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U.S.-based manufacturer of long-duration iron flow batteries, ESS Tech, Inc., posted revenue of $686,000 for the second quarter (Q2) compared to zero revenue generation for the same period in 2021.
The company said it started shipping the second-generation Energy Warehouses (EW) in the third quarter (Q3) of 2021 and continued the shipments until Q2 2022. The production costs of the units shipped significantly exceeded the selling prices.
The company recently received final customer acceptance for the units shipped in Q3 2021, while the cost of sold goods associated with these units was zero as ESS said it would use related costs as part of research and development (R&D) expenses.
The net income of ESS surged 357% year-over-year (YoY) to $247,000 as compared to $54,000. The company said that the increase in income was driven by interest earned on ESS’ short-term investment portfolio.
During the period, ESS entered a strategic partnership with Energy Storage Industries Asia Pacific (ESIAP) for the distribution and production of iron flow batteries by using ESS technology in Australia, New Zealand, and Oceania. The collaboration is aimed at meeting the rapid growth in demand for long-duration energy storage in the region.
ESS will initially supply 70 complete 75kW / 500kWh EW systems to ESI in 2022 and 2023. The ESI manufacturing facility is designed to reach a production capacity of up to 400 MW of energy storage annually.
Concurrently, ESI will construct a manufacturing facility in Queensland, Australia, equipped to conduct the final assembly of ESS systems from 2024. The EW systems manufactured at the Queensland facility will utilize core component kits supplied by ESS, including battery modules, proton pumps, and other unique components.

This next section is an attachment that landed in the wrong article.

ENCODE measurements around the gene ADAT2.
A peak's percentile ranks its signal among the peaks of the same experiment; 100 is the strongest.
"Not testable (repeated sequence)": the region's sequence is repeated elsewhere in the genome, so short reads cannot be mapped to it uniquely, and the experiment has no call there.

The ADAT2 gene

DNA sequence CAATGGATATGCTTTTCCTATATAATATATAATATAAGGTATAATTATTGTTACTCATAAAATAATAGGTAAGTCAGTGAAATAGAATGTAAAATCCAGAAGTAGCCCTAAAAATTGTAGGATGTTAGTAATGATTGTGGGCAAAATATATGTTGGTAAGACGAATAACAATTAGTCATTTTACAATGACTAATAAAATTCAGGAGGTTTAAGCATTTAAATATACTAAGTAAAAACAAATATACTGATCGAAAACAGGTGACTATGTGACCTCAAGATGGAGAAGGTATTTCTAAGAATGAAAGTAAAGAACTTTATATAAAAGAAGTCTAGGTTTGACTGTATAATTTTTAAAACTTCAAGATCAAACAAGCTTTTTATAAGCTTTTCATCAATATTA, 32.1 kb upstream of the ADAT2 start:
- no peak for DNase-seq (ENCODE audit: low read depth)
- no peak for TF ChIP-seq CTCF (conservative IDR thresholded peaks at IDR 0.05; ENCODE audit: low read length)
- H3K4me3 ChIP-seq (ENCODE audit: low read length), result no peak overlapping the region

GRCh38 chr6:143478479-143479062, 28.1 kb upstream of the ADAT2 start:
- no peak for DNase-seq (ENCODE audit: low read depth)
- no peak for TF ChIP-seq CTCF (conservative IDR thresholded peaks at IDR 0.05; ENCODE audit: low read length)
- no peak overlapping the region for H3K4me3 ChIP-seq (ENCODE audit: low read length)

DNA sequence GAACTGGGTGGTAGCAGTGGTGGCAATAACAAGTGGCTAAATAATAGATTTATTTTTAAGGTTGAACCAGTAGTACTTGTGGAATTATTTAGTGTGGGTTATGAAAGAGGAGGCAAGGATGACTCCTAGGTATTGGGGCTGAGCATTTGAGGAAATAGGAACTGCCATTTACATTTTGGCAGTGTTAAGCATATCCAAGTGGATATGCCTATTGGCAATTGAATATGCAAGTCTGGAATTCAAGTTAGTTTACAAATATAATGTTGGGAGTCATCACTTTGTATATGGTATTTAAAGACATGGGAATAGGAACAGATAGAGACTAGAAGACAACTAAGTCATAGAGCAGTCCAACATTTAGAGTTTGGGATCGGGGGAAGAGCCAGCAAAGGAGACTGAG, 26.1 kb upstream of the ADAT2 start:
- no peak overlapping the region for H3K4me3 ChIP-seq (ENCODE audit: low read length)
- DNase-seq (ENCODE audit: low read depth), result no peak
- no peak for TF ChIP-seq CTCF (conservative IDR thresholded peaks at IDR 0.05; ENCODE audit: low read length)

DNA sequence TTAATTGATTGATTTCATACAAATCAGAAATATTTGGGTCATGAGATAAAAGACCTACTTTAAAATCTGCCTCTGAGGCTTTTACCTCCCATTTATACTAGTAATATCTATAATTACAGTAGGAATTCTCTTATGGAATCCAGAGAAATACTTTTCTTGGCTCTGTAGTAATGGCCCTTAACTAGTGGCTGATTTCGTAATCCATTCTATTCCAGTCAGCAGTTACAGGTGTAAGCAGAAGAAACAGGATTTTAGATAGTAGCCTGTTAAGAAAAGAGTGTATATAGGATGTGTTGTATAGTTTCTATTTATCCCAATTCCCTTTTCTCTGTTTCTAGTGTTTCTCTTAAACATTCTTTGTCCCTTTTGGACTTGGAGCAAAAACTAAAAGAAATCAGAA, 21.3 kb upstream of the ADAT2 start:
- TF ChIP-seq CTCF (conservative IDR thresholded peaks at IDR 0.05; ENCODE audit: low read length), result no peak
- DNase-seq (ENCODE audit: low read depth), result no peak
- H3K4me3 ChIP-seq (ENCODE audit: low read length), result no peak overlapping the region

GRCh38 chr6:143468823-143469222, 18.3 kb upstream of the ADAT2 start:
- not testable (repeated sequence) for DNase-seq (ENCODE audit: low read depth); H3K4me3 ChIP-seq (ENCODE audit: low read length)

ESS spent $16.16 million on research and development, up 160% compared to $6.2 million in the same period last year. A surge in the purchase of materials and supplies, including freight costs, increases personnel-related expenses owing to expanded headcount and a spike in warranty-related prices led to the increase in expenditure on R&D.
In Q2, ESS ramped up its second semi-automated manufacturing line doubling its annual battery production capacity to 500 MWh.
The company completed the delivery of six of the EW units ordered by San Diego Gas & Electric. All six units would be coupled with solar energy to supply the Cameron Corners Microgrid and deliver the benefits of energy shifting while mitigating the effects of power safety shutdowns for critical services.
During the quarter, ESS delivered one EW to solar system design and installation service provider TerraSol Energies. The warehouse will be deployed next to Sycamore International, a technology recycling firm in Pennsylvania, where it will complement a solar installation to provide business continuity and energy cost savings.
In Q2, ESS inked a contract to deliver an Energy Center to Tampa Electric Company (TECO) to support TECO’s Big Bend Solar Project, which powers 3,300 households. Energy Center will deliver up to 10 hours of capacity and is intended to be used for solar peak shifting and fossil fuel displacement, while the new systems will be delivered by next year.
CEO of ESS Eric Dresselhuys said, “While our operational initiatives to lower costs and increase capacity remain on track, we have encountered supply challenges with certain vendors that may impact our ability to deliver to our plan of 40 to 50 Energy Warehouses this year. With that said, our second semi-automated manufacturing line is now fully operational, adding another 250 MWh of annual production capacity.”
Recently, another battery manufacturer, Solid Power, reported revenue of $4.77 million in the first half (1H) of 2022, a 358% YoY growth compared to $1.04 million.
Earlier this year, the U.S. Department of Energy (DOE) announced $3.16 billion in funding from President Joe Biden’s Bipartisan Infrastructure Law for the expansion of domestic battery production while bolstering supply chains.